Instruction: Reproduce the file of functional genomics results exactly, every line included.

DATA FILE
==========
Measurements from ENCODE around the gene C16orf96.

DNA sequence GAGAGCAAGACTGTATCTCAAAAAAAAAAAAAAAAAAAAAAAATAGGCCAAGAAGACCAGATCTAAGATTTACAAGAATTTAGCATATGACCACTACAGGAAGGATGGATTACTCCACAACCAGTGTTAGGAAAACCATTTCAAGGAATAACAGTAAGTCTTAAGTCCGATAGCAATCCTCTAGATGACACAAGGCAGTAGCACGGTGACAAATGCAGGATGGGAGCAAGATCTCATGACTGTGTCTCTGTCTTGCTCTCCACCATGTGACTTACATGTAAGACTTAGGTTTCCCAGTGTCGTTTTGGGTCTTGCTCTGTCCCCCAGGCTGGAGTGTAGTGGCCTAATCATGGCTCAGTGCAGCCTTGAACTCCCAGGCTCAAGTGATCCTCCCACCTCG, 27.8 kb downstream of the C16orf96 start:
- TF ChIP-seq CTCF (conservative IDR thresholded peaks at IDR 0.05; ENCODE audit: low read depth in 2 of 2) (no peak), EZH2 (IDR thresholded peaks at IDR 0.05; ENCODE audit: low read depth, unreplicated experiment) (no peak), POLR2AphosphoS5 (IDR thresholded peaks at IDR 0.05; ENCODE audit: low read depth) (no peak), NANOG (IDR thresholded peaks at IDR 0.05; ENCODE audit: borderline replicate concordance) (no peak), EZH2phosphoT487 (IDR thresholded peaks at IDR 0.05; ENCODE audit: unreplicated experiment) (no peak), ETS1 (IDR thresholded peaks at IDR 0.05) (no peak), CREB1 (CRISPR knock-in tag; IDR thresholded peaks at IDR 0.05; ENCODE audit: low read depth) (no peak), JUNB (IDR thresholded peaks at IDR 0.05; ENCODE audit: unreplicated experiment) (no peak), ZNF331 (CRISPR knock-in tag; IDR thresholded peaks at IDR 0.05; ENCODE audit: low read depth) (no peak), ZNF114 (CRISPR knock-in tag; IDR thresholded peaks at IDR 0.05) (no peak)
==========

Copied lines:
Measurements from ENCODE around the gene C16orf96.

DNA sequence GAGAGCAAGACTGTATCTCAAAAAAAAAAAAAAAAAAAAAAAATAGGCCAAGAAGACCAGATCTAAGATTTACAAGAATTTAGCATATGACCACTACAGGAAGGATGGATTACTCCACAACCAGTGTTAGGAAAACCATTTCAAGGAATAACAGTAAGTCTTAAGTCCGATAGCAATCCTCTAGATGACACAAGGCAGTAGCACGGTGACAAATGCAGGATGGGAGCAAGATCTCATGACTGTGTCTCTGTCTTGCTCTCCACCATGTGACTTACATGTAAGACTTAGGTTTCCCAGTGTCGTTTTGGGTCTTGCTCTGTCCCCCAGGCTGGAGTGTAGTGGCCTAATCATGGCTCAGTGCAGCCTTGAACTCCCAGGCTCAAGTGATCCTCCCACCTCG, 27.8 kb downstream of the C16orf96 start:
- TF ChIP-seq CTCF (conservative IDR thresholded peaks at IDR 0.05; ENCODE audit: low read depth in 2 of 2) (no peak), EZH2 (IDR thresholded peaks at IDR 0.05; ENCODE audit: low read depth, unreplicated experiment) (no peak), POLR2AphosphoS5 (IDR thresholded peaks at IDR 0.05; ENCODE audit: low read depth) (no peak), NANOG (IDR thresholded peaks at IDR 0.05; ENCODE audit: borderline replicate concordance) (no peak), EZH2phosphoT487 (IDR thresholded peaks at IDR 0.05; ENCODE audit: unreplicated experiment) (no peak), ETS1 (IDR thresholded peaks at IDR 0.05) (no peak), CREB1 (CRISPR knock-in tag; IDR thresholded peaks at IDR 0.05; ENCODE audit: low read depth) (no peak), JUNB (IDR thresholded peaks at IDR 0.05; ENCODE audit: unreplicated experiment) (no peak), ZNF331 (CRISPR knock-in tag; IDR thresholded peaks at IDR 0.05; ENCODE audit: low read depth) (no peak), ZNF114 (CRISPR knock-in tag; IDR thresholded peaks at IDR 0.05) (no peak)